[JPL] Coltrane: The Story of a Sound': Ben Ratliff bridges the jazz divide

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Fri Dec 28 07:28:56 EST 2007

`Coltrane: The Story of a Sound': Ben Ratliff bridges the jazz divide
The Dallas Morning News
COLTRANE: THE STORY OF A SOUND Ben Ratliff (Farrar, Straus and Giroux, $24)

Jazz can be intimidating, especially to the non-musician. Much of the
criticism is theoretical and mathematic, written in a clubby language that
tunes out those of us who can't recognize an ascending I-II-V pattern or a
B-flat minor blues. Yet even some of the most accomplished players insist
the music should be felt more than dissected, that it speaks more directly
to the soul than to the mind.

Ben Ratliff's Coltrane: The Story of a Sound" not only bridges this
heart-brain divide in a way that makes nonexperts want to keep on reading,
it also illuminates the chasm in the context of a towering figure and his
considerable shadow.

Ratliff is a jazz critic for the New York Times. He has the vocab and the
knowledge, and "Story of a Sound" has passages that will give the
uninitiated twinges of insecurity and unworthiness.

Fight through it. Ask a musician friend a few questions. Accept that you
might not get it all. What you'll find is a sharp, concise (217 pages)
cultural study that speaks to the fan as well as the artist and the wonk.

Coltrane, the tenor and soprano saxophone titan who died in 1967 at the age
of 41, has inspired enough volumes to fill the Village Vanguard. So keep in
mind that "Story of a Sound" isn't yet another biography, though it has
biographical elements.

The first half is the story of an artist's evolution, from sideman to
supreme innovator to musical holy man. The second half dives into his
all-encompassing legacy and influence.

In Ratliff's accounting, Coltrane's premature death left the jazz world in a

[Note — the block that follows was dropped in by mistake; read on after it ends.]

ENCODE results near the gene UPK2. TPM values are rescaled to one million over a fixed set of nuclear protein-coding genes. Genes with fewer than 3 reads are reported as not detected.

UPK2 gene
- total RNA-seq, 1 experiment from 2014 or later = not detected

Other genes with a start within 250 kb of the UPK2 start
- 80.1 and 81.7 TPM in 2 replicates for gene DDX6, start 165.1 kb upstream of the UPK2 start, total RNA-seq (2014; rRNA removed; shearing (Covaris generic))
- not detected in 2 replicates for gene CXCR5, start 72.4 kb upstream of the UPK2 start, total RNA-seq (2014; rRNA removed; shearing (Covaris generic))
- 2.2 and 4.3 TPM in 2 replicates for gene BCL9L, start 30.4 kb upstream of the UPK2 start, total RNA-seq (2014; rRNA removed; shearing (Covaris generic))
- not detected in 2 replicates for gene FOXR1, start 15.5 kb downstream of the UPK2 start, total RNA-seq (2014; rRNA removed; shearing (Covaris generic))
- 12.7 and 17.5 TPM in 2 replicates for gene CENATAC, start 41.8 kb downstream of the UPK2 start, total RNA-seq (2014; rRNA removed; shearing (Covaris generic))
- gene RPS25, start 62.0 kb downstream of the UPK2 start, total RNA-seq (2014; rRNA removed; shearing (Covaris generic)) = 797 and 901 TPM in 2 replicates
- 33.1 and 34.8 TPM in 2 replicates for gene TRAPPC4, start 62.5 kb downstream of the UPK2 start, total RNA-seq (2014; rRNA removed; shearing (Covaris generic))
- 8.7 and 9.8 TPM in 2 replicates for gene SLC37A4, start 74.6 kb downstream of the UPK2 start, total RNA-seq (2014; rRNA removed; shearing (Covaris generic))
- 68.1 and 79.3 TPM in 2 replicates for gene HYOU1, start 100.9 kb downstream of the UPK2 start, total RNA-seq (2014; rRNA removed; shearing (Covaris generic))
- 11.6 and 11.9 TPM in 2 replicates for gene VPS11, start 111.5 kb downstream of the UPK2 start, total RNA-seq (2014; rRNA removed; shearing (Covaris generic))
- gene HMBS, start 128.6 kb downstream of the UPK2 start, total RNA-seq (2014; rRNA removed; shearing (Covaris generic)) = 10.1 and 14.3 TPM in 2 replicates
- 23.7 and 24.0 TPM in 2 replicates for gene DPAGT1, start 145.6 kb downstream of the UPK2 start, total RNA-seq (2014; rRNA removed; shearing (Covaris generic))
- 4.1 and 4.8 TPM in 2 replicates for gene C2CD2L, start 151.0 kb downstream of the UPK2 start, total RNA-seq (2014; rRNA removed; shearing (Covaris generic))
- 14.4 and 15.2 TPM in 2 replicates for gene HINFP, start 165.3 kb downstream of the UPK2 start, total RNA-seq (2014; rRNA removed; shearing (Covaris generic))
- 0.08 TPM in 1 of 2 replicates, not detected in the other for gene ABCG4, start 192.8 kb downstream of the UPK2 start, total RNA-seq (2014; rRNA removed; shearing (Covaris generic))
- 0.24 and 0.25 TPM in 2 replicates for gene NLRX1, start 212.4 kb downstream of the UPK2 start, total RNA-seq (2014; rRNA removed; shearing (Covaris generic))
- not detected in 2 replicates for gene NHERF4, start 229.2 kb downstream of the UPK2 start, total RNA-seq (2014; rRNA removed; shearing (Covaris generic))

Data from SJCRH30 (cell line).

state of flux, where traditionalists and revolutionaries staked out
territory in discord and harmony with Coltrane's more radical advances. If
you played jazz saxophone in the post-Trane era, some part of you either
embraced or ran from Coltrane's sound. There was before Trane and there was

Ratliff stakes out the basics of that sound early on. Coltrane's music "is
marked by remarkable technique, strength in all registers of the tenor and
soprano saxophones, slightly sharp intonation, serene intensity, and a
rapid, mobile exploration of chords, not just melody." But his sound evolved
through his support of Miles Davis and Thelonious Monk, the groundbreaking
chord changes of "Giant Steps" and the formation of his "classic quartet"
with bassist Jimmy Garrison, drummer Elvin Jones and pianist McCoy Tyner.

We see Coltrane kick heroin, find God and praise him with the mind-blowing
suite "A Love Supreme." We go through the years shortly before his death,
marked by the large-group experimentation that alienated traditionalists and

And then things get really interesting. The final 100 pages assess
Coltrane's earth-shattering influence on jazz as Ratliff enters the fray of
what could be called the Coltrane Wars. These were waged between critics,
often white, who disdained the free-form forays and monotony of his later
period, and his defenders, often black, who insisted that such traits
transcended Western ideals of form and structure.

Take the trumpeter and educator Charles Moore's lacerating response to Don
Ellis' review of "The John Coltrane Quartet Plays Chim Chim Cheree." The
critic took Coltrane to task for "playing chorus after chorus, solo after
solo on only one idea - that of continually varying scale patterns and

To Moore this was just one more instance of cultural hegemony: "The feeling
of this music is more important to me than the technical matters; a feeling
that you, Ellis, have insulted, thereby declaring yourself as another of my
many white enemies. And for that, along with your ideals and artifacts from
ancient history, you must die."

Here is the heart-mind schism in a nutshell, couched in the black power
rhetoric that positioned Coltrane as a largely posthumous ideological symbol
of the `60s.

Like other great critics, Ratliff analyzes art within a larger cultural
framework, but without shrinking the art. Ratliff knows Coltrane, but he
also knows the poet Amiri Baraka and the critic Stanley Crouch, the novelist
Herman Melville and the philosopher Edmund Burke.

So "Story of a Sound" isn't just the story of a sound. It's a piece of jazz
criticism that passionately questions and enhances the role of jazz
criticism. It walks that line between the artiste and the dilettante. No
need to be intimidated.

(c) 2007, The Dallas Morning News. Visit The Dallas Morning News on the
World Wide Web at http://www.dallasnews.com/ Distributed by
McClatchy-Tribune Information Services.

© 2007 Kansas City Star and wire service sources. All Rights Reserved.

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